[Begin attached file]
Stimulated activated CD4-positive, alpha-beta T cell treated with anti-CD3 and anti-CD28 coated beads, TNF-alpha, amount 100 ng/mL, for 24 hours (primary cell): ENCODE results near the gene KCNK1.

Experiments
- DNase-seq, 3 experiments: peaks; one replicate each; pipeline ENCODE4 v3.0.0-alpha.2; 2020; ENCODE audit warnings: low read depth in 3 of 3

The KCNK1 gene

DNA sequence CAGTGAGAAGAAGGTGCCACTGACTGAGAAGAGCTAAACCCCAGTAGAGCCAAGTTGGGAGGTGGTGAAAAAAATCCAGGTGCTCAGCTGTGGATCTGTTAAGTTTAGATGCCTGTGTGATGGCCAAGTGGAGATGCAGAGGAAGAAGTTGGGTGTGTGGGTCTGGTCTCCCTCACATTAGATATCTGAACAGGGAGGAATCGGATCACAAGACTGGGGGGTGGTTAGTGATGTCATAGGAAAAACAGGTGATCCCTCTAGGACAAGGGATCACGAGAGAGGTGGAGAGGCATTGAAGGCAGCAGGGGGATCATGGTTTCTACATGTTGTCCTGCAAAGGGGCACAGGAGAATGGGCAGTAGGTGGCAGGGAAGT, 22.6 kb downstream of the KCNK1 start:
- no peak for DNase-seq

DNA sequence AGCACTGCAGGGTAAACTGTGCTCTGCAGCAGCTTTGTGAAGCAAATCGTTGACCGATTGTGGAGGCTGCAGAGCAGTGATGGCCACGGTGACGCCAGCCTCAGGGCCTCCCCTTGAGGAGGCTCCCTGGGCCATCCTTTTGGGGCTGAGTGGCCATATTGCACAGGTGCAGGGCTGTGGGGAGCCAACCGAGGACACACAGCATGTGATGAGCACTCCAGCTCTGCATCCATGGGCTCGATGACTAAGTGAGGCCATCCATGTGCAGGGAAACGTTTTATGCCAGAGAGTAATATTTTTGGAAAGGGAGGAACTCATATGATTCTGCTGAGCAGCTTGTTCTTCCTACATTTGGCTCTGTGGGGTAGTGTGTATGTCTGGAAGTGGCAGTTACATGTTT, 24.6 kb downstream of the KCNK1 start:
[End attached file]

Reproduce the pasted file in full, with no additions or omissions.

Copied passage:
Stimulated activated CD4-positive, alpha-beta T cell treated with anti-CD3 and anti-CD28 coated beads, TNF-alpha, amount 100 ng/mL, for 24 hours (primary cell): ENCODE results near the gene KCNK1.

Experiments
- DNase-seq, 3 experiments: peaks; one replicate each; pipeline ENCODE4 v3.0.0-alpha.2; 2020; ENCODE audit warnings: low read depth in 3 of 3

The KCNK1 gene

DNA sequence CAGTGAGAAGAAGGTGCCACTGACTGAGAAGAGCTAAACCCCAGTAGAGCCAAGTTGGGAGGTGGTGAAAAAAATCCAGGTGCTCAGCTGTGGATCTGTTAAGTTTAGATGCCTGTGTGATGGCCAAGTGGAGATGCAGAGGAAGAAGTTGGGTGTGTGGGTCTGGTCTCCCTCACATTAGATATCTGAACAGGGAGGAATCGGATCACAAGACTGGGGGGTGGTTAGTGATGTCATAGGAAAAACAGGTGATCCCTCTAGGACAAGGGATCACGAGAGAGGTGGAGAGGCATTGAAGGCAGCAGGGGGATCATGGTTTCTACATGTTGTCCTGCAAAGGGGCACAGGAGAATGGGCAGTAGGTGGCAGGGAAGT, 22.6 kb downstream of the KCNK1 start:
- no peak for DNase-seq

DNA sequence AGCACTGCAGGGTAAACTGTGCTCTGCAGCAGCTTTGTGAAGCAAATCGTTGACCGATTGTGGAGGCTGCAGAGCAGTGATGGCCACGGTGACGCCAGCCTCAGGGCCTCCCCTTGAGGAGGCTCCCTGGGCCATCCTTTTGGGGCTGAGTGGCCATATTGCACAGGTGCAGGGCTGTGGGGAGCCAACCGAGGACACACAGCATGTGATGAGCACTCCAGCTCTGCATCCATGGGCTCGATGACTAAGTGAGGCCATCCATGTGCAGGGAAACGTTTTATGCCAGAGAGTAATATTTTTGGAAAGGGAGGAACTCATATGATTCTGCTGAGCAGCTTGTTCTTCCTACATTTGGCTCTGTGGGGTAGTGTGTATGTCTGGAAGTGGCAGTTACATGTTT, 24.6 kb downstream of the KCNK1 start: